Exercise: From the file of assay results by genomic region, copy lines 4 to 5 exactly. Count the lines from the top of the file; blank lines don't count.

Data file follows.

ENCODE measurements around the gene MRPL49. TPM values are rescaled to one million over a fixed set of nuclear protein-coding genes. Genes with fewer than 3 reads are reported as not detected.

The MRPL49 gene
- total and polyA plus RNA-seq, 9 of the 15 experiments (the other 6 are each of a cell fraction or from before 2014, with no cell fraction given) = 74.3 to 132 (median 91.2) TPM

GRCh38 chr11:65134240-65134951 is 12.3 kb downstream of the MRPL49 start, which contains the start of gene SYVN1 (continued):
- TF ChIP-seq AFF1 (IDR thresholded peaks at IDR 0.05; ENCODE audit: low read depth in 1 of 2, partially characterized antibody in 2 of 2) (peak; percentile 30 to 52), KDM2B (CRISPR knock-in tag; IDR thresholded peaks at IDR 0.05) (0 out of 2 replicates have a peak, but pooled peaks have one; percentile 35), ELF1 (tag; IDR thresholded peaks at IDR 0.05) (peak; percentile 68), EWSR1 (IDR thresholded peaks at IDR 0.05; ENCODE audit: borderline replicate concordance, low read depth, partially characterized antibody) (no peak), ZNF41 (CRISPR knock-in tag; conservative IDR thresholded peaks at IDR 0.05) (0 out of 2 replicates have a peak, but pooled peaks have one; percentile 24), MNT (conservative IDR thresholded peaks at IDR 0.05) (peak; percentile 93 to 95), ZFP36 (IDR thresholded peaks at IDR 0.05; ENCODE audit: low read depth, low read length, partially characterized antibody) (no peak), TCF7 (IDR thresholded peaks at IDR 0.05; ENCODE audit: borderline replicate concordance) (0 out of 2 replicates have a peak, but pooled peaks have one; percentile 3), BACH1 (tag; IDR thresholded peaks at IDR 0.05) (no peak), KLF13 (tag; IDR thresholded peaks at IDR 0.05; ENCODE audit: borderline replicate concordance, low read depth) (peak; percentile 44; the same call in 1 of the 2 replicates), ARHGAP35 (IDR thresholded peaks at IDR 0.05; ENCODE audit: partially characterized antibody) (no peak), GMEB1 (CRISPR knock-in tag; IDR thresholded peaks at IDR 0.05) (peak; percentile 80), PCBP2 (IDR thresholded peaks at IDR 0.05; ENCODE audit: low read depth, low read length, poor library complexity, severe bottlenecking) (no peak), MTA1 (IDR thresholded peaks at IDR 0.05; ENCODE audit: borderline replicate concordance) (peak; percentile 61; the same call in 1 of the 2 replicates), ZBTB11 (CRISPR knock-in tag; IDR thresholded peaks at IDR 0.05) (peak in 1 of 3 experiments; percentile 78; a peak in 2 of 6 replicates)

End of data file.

GRCh38 chr11:65134240-65134951 is 12.3 kb downstream of the MRPL49 start, which contains the start of gene SYVN1 (continued):
- TF ChIP-seq AFF1 (IDR thresholded peaks at IDR 0.05; ENCODE audit: low read depth in 1 of 2, partially characterized antibody in 2 of 2) (peak; percentile 30 to 52), KDM2B (CRISPR knock-in tag; IDR thresholded peaks at IDR 0.05) (0 out of 2 replicates have a peak, but pooled peaks have one; percentile 35), ELF1 (tag; IDR thresholded peaks at IDR 0.05) (peak; percentile 68), EWSR1 (IDR thresholded peaks at IDR 0.05; ENCODE audit: borderline replicate concordance, low read depth, partially characterized antibody) (no peak), ZNF41 (CRISPR knock-in tag; conservative IDR thresholded peaks at IDR 0.05) (0 out of 2 replicates have a peak, but pooled peaks have one; percentile 24), MNT (conservative IDR thresholded peaks at IDR 0.05) (peak; percentile 93 to 95), ZFP36 (IDR thresholded peaks at IDR 0.05; ENCODE audit: low read depth, low read length, partially characterized antibody) (no peak), TCF7 (IDR thresholded peaks at IDR 0.05; ENCODE audit: borderline replicate concordance) (0 out of 2 replicates have a peak, but pooled peaks have one; percentile 3), BACH1 (tag; IDR thresholded peaks at IDR 0.05) (no peak), KLF13 (tag; IDR thresholded peaks at IDR 0.05; ENCODE audit: borderline replicate concordance, low read depth) (peak; percentile 44; the same call in 1 of the 2 replicates), ARHGAP35 (IDR thresholded peaks at IDR 0.05; ENCODE audit: partially characterized antibody) (no peak), GMEB1 (CRISPR knock-in tag; IDR thresholded peaks at IDR 0.05) (peak; percentile 80), PCBP2 (IDR thresholded peaks at IDR 0.05; ENCODE audit: low read depth, low read length, poor library complexity, severe bottlenecking) (no peak), MTA1 (IDR thresholded peaks at IDR 0.05; ENCODE audit: borderline replicate concordance) (peak; percentile 61; the same call in 1 of the 2 replicates), ZBTB11 (CRISPR knock-in tag; IDR thresholded peaks at IDR 0.05) (peak in 1 of 3 experiments; percentile 78; a peak in 2 of 6 replicates)